Investigating the shared visual context in distributed collaborative work

Jia, Dawei, Blashki, Katherine, Goward, Penelope and Eales, Jim 2007, Investigating the shared visual context in distributed collaborative work, in ICIS 2007 : Proceedings of the 6th International Conference on Computer and Information Science 2007, IEEE Computer Society, Los Alamitos, Calif., pp. 912-917.

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Title Investigating the shared visual context in distributed collaborative work
Author(s) Jia, Dawei
Blashki, Katherine
Goward, Penelope
Eales, Jim
Conference name International Conference on Computer and Information Science (6th : 2007 : Melbourne, Australia)
Conference location Melbourne, Australia
Conference dates 11-13 July 2007
Title of proceedings ICIS 2007 : Proceedings of the 6th International Conference on Computer and Information Science 2007
Editor(s) Lee, Rodger
Chowdhury, Morshed U.
Ray, Sid
Lee, Thuy
Publication date 2007
Conference series International Conference on Computer and Information Science
Start page 912
End page 917
Publisher IEEE Computer Society
Place of publication Los Alamitos, Calif.
Keyword(s) groupware
teleconferencing
Summary Distributed collaborators require computermediated communication (CMC) technologies in order to work together. Various systems have been developed for this express purpose with varying degrees of success. A basic method of evaluating the usability of a system is to compare it with face-to-face interaction. To replicate the face-to-face context, it is necessary to investigate how visual information plays a role in supporting collaborators performing tasks.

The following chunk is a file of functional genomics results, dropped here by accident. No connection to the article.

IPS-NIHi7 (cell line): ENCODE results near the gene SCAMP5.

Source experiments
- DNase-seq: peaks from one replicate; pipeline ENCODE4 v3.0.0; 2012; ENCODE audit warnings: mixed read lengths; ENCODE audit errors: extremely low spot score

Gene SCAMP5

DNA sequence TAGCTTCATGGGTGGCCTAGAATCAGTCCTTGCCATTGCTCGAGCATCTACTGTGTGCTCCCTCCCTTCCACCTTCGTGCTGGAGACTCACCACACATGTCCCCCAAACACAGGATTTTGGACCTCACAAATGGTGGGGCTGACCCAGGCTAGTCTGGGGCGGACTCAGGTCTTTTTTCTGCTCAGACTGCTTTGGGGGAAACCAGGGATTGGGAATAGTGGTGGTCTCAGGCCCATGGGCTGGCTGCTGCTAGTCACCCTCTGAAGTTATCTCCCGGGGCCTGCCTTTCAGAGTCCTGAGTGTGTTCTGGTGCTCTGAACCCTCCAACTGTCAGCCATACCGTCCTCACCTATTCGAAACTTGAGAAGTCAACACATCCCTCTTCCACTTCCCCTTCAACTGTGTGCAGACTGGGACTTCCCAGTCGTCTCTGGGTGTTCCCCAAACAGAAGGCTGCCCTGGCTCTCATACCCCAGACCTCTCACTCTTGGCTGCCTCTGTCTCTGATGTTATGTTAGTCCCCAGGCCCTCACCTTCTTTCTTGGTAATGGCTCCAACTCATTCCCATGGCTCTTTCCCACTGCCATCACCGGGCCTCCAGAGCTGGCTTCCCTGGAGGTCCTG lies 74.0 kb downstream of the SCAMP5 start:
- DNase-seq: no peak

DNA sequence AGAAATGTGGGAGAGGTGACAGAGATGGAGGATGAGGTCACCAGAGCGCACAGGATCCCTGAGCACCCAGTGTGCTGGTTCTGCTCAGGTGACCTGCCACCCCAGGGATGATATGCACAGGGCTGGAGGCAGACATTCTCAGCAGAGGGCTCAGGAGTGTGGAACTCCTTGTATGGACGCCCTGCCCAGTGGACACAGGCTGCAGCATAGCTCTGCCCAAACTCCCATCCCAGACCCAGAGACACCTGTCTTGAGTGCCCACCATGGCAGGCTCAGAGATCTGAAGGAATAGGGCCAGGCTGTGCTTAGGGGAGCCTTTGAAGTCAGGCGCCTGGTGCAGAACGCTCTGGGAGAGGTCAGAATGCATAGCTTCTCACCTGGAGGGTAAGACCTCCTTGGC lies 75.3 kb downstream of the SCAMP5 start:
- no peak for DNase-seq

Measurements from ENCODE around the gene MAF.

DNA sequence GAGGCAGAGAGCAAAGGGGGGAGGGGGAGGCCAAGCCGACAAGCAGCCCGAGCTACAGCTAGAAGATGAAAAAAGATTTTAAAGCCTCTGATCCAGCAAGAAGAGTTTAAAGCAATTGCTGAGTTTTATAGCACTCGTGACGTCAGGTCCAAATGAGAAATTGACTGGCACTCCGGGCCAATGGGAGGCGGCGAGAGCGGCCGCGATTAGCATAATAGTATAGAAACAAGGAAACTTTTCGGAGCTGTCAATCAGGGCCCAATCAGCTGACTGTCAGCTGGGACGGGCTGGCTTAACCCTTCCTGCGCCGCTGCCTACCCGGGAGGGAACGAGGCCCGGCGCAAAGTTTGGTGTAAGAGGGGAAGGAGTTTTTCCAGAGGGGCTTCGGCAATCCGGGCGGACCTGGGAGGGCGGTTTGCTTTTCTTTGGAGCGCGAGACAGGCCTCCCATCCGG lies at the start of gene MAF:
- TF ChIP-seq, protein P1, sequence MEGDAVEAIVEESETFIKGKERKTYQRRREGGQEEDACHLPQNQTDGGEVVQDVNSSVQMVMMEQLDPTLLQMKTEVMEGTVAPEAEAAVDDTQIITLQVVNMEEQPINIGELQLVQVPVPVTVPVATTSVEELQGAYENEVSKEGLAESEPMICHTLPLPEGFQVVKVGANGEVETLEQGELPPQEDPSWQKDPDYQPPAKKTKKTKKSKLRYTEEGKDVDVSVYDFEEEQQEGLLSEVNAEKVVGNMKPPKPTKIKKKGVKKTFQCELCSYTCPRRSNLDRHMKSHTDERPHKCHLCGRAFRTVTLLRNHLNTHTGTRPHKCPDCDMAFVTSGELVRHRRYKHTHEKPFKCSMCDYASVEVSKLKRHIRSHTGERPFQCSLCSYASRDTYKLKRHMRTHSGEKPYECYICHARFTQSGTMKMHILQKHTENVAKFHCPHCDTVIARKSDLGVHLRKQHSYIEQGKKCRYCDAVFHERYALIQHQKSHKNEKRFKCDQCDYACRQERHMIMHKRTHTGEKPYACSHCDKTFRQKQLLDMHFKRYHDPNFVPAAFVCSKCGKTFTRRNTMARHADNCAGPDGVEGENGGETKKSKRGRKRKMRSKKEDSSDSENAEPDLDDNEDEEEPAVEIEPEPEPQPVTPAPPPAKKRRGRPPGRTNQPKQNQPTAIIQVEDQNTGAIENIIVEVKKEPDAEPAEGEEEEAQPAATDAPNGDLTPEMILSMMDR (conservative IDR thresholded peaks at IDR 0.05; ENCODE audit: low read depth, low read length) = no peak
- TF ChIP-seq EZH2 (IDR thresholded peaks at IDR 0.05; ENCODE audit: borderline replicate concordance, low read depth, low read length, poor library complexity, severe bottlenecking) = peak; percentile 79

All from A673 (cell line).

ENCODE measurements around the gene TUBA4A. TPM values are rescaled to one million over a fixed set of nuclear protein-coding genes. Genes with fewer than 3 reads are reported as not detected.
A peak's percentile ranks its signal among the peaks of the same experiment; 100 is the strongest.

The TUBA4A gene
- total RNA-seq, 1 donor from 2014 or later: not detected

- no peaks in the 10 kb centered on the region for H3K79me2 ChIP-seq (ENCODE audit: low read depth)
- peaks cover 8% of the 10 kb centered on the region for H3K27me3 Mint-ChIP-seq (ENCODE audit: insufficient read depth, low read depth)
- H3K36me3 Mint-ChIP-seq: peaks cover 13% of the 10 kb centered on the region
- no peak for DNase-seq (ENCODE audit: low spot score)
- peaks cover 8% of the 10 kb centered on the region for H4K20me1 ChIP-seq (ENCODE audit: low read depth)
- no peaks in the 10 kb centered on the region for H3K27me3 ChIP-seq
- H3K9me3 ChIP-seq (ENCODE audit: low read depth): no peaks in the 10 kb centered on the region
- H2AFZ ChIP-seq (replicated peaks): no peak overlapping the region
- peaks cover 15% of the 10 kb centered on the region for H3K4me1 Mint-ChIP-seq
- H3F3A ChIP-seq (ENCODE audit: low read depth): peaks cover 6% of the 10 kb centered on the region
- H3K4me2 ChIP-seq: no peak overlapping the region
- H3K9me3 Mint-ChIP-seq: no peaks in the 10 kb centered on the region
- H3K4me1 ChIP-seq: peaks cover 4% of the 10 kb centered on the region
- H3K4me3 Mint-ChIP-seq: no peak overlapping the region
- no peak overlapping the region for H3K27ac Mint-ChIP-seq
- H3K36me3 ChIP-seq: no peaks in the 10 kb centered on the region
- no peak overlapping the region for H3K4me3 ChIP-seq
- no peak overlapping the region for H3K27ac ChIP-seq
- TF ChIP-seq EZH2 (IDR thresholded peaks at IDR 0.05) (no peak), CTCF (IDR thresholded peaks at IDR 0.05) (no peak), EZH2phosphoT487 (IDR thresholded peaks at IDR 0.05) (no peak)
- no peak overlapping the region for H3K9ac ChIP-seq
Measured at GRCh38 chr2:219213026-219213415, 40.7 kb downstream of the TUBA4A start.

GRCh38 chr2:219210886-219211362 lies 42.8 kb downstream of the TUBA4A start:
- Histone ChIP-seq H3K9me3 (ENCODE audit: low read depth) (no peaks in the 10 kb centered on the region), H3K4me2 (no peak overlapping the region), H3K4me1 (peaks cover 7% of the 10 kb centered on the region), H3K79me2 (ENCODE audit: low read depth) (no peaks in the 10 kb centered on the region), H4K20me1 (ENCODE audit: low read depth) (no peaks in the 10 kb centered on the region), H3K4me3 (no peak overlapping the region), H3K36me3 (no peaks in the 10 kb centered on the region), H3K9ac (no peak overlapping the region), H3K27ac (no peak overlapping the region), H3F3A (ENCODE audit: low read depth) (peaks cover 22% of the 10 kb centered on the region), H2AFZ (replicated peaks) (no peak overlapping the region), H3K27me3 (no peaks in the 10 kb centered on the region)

This research examines the effects of visual information and its role in both face-to-face and video generated visual contexts. The results were generated by asking participants to collaboratively solve visual tasks in either of the two contexts. The results show that both the face-to-face and the video conferencing contexts have similar effects on subjects’ ability to perform tasks. Task outcomes exhibited no significant difference between these two contexts. Awareness and conversational grounding had positive effects on the subject’s task performance and communication. On the other hand, presence had mixed effects on a subject’s task performance and communication behaviors.
ISBN 0769528414
9780769528410
Language eng
Field of Research 080602 Computer-Human Interaction
Socio Economic Objective 970108 Expanding Knowledge in the Information and Computing Sciences
HERDC Research category E1 Full written paper - refereed
Copyright notice ©2007, IEEE
Persistent URL http://hdl.handle.net/10536/DRO/DU:30008046

Document type: Conference Paper
Collection: School of Engineering and Information Technology
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